Negative Consequences of Storytelling in Native Advertising
Native advertising and storytelling are both increasingly popular advertising strategies. This research explores the effectiveness of storytelling in a native advertising context on social media. While most research recommends the use of stories as a way to build trust and relationships with consumers, the current research suggests that in the form of native ads on social media, narratives may be less effective when compared to informational native ads. Two studies find that even when advertising cues such as disclosure labels and brand presence are prominently located, consumers are less likely to recognize the advertising nature of narrative native ads when compared to informational native ads. Lower levels of advertising recognition are associated with increased perceptions of manipulative intentions by the advertiser, which has a negative influence on consumers' attitudes toward the ad. The findings suggest that native ads that clearly communicate their advertising nature through cues such as an informational execution, high brand presence, and prominent disclosure labeling are more effective than a narrative execution style.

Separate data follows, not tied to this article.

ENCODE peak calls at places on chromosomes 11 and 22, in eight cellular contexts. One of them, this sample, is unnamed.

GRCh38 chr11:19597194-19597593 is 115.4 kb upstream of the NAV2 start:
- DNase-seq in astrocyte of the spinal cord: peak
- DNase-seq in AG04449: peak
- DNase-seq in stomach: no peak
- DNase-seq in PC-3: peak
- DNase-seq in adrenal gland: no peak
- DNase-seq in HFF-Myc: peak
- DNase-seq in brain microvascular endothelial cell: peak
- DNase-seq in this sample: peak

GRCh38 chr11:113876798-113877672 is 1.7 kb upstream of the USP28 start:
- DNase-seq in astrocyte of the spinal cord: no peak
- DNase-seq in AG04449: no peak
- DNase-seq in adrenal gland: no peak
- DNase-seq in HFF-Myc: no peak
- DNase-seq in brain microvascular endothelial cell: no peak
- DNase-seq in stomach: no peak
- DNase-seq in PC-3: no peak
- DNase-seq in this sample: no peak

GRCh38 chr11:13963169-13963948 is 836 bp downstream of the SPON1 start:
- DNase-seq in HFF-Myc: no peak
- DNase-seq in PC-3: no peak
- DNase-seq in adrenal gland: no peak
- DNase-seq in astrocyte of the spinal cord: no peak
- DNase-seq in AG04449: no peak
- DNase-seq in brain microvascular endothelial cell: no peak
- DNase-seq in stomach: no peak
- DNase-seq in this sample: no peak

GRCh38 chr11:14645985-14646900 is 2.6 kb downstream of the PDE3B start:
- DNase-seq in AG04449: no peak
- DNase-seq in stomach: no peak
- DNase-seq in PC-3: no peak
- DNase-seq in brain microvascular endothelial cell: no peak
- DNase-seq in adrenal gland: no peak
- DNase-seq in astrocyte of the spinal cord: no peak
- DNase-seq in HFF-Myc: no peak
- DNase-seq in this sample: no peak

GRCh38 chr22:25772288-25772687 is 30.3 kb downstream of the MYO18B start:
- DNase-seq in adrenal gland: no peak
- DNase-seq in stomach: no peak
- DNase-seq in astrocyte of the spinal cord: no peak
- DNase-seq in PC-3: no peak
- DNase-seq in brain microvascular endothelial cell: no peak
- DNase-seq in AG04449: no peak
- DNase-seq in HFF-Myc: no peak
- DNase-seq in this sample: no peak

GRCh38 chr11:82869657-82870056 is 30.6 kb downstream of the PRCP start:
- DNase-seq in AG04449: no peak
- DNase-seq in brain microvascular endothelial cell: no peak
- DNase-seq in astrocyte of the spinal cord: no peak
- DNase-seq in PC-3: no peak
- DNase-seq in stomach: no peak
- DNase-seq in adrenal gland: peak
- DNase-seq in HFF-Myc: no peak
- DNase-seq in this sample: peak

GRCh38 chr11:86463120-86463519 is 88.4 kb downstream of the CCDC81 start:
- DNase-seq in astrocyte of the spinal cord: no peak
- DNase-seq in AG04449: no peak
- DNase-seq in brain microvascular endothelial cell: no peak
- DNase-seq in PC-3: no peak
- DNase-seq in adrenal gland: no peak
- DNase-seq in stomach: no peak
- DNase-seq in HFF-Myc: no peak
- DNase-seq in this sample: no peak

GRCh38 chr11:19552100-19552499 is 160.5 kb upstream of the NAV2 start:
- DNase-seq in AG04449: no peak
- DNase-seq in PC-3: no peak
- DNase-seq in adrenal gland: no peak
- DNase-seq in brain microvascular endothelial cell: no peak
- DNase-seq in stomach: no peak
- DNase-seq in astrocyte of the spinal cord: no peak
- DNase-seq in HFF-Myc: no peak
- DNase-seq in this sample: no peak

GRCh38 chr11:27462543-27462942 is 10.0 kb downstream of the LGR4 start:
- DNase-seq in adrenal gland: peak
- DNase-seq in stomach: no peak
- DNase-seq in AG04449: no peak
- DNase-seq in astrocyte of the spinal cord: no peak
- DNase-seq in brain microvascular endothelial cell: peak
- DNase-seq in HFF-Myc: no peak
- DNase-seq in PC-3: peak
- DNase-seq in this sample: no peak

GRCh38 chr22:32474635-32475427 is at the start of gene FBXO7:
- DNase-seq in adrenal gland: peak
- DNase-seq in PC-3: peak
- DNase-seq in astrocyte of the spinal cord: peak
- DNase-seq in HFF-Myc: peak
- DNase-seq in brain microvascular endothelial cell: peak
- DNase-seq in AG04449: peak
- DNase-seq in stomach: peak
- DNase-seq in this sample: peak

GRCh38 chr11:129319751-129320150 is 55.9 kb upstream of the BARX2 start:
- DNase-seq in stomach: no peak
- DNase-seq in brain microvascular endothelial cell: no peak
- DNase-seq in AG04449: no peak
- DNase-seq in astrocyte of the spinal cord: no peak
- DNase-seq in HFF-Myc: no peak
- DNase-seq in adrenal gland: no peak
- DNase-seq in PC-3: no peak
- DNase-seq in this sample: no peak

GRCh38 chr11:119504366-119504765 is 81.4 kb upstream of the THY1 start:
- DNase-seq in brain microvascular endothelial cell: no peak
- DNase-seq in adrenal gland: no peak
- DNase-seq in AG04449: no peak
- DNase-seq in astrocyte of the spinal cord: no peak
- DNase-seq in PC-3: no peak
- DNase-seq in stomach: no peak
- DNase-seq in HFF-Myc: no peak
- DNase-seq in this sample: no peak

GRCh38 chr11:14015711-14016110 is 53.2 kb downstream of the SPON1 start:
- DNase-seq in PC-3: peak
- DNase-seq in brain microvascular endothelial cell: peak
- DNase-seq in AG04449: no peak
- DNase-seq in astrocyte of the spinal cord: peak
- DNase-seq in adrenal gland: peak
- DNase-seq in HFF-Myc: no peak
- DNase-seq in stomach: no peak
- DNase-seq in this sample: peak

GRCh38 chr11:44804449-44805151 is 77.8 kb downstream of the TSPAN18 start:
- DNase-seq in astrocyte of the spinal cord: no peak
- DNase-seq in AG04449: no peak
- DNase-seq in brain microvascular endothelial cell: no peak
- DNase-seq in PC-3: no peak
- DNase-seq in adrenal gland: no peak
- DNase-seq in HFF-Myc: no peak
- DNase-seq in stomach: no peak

Attitudes, Facebook, Native advertising, Social media marketing, Storytelling
Grigsby, Jamie L. and Mellema, Hillary N., "Negative Consequences of Storytelling in Native Advertising" (2020). Articles by College of Business Faculty. 558.
Journal of Interactive Marketing